Not only are the characters of GLOW great, but so are the plotlines the characters traverse. GLOW does a perfect balancing act with its comedy and drama. The first episode Viking Funeral was a mostly tame episode that served to reintroduce us back the setting and characters, but gut punched audiences at the end when Sam fired one of the girls for petty reasons. Many episodes feel like all fun and games until critical moments where everything comes crashing down. One episode Perverts Are People, Too, as the name alludes, dealt with the sexual harassment and abuse and was particularly gripping. It’s made even more upsetting when remembering this series takes place in the mid-eighties, and that over twenty years later this is still a huge issue. It always amazes me when a show can have such crude humor as being constipated one minute, but then tackle serious issues like the AIDS epidemic the next without giving off serious tonal whiplash.
The biggest problem with GLOW is its length. On top of only having ten episodes per season, episode eight The Good Twin isn’t even a real episode. Instead, we get an in-universe experimental episode of G.L.O.W. Shot poorly to mimic the eighties, it’s really nothing more than filler. The only thing of importance in the episode comes at the end and while it’s an important plot point, it doesn’t make up for the rest of the episode. A real episode of GLOW would have been far more interesting, heck even just seeing how the characters of would have made this fake episode would’ve been more entertaining and interesting. While I’m all for creativity and trying new things, this was a poor replacement episode for a generally fantastic show. That said, while it’s probably my least favorite episode of GLOW so far, it’s hardly a bad episode. There’s still plenty to laugh at and enjoy, it just comes as a bit of a disappointment after the stellar episode that came before it.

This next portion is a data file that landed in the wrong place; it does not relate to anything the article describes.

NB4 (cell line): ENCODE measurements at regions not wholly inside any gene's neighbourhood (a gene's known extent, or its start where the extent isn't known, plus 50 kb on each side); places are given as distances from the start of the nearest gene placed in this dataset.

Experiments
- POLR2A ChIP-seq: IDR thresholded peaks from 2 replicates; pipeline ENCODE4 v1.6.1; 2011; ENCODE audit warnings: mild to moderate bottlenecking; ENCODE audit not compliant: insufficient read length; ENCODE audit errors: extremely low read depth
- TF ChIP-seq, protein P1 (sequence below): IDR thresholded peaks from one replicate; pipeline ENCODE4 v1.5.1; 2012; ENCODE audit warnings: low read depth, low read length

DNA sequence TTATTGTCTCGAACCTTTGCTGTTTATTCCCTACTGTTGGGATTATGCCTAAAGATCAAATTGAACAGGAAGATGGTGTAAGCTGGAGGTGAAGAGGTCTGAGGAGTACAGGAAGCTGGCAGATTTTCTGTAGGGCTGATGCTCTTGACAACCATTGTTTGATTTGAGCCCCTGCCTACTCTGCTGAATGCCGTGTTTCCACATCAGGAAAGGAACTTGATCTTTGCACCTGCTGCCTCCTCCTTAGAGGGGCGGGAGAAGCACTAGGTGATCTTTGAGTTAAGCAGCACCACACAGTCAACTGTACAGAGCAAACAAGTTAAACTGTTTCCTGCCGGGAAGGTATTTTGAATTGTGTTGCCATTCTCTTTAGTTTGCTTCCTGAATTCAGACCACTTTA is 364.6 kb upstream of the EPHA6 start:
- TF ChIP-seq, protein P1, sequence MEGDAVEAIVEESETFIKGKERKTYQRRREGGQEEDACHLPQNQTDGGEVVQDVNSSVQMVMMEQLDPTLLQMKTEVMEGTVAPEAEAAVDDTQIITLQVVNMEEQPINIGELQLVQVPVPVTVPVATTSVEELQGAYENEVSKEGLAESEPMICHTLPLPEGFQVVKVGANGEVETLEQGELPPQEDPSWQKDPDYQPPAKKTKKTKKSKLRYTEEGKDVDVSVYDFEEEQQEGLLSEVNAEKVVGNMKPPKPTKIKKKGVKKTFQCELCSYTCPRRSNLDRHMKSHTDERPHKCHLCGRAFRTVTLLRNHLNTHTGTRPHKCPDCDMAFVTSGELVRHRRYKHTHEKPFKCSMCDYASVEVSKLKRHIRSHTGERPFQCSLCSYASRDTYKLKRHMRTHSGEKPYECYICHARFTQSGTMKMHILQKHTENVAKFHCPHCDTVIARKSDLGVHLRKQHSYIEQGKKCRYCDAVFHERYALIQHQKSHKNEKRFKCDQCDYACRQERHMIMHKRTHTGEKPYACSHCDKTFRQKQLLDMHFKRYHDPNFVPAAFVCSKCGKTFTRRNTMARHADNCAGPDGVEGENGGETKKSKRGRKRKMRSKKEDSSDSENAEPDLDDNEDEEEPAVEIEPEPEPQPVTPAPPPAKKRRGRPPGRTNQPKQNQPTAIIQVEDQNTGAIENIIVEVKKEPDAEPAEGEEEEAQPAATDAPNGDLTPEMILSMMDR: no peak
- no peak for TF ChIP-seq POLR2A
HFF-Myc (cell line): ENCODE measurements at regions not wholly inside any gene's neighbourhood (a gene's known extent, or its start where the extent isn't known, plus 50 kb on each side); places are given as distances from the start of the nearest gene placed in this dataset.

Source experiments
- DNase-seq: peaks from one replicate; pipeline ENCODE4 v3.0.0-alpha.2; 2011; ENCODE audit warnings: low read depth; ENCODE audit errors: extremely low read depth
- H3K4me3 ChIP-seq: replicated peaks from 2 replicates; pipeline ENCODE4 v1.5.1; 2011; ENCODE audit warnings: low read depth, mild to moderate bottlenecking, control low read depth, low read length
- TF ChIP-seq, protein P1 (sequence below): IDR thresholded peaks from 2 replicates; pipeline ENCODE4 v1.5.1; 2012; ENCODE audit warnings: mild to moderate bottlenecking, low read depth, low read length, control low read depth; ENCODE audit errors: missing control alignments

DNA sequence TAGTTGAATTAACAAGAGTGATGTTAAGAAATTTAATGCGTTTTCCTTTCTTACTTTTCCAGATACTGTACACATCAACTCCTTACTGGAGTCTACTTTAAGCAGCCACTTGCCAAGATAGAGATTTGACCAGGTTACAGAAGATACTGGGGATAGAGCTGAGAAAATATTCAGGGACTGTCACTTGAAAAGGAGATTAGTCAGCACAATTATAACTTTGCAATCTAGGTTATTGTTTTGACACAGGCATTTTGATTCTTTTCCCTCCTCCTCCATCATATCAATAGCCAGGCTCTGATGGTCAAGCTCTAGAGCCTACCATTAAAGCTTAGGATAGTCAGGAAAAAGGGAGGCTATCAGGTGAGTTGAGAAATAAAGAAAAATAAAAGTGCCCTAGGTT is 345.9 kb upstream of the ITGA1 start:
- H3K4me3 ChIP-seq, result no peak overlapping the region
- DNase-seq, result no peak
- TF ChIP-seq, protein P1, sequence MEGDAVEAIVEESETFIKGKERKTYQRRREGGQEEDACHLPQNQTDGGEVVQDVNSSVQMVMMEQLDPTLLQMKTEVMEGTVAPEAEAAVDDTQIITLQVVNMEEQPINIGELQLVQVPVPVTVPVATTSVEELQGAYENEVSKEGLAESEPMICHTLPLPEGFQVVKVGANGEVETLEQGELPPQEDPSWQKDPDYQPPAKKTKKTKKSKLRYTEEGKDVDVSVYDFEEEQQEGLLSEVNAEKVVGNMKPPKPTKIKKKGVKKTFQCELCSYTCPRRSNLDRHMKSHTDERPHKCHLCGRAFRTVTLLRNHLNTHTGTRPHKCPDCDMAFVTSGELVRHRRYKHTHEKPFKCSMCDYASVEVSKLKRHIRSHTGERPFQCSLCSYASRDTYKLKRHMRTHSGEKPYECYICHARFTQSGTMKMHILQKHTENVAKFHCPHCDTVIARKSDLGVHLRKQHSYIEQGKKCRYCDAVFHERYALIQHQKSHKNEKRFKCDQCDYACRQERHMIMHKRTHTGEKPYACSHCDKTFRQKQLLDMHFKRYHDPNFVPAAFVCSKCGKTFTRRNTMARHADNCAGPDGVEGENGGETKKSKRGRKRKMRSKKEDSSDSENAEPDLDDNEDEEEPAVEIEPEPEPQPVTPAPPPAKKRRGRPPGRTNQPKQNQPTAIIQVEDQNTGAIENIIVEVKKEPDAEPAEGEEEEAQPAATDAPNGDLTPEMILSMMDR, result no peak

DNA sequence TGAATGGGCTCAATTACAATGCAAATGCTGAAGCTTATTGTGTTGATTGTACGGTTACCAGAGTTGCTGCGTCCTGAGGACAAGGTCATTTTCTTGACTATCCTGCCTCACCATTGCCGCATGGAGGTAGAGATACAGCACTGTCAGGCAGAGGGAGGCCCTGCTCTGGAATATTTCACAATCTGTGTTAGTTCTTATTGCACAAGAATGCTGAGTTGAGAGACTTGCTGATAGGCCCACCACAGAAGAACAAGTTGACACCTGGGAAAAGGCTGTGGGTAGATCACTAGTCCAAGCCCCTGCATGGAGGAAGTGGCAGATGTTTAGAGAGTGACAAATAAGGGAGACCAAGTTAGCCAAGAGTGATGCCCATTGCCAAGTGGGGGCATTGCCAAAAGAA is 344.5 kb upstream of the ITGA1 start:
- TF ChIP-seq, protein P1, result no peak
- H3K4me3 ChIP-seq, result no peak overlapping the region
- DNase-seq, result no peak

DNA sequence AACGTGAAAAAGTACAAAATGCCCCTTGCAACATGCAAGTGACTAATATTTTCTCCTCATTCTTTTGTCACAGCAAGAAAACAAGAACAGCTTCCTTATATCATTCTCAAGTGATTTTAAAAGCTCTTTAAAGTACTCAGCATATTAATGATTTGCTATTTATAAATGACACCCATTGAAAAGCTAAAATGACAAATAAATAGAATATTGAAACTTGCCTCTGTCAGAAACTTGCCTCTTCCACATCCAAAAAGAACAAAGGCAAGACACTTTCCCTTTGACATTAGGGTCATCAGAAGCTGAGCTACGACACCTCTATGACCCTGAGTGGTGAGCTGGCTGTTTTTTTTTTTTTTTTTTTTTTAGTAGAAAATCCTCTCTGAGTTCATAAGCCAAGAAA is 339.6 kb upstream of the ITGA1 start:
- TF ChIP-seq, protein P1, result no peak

This lack of an episode also leads into the show’s next biggest problem of several characters getting the short stick this season. GLOW is supposed to be an ensemble show where all the characters are given equal screen time, but it only feels like a handful of the cast are important. While less developed characters like Bash and Tammé did get more focus this season, so many of the members of GLOW still feel very one dimensional. If there’s a season three this is always fixable, but it would’ve been nice to have gotten more from these characters sooner. The fact that so many characters are currently underserviced is what makes The Good Twin all that more annoying.
Despite these few hiccups, GLOW is a fantastic show. Whether you’re a fan of wrestling, comedy or just good TV, GLOW has a little bit for everyone. While season three has yet to be announced, it seems like likely that’s it’s only a matter of time before GLOW is renewed. The season two finale promises a new setting and with that plenty of new opportunities for the characters to grow and change. All twenty episodes of GLOW are available to stream on Netflix.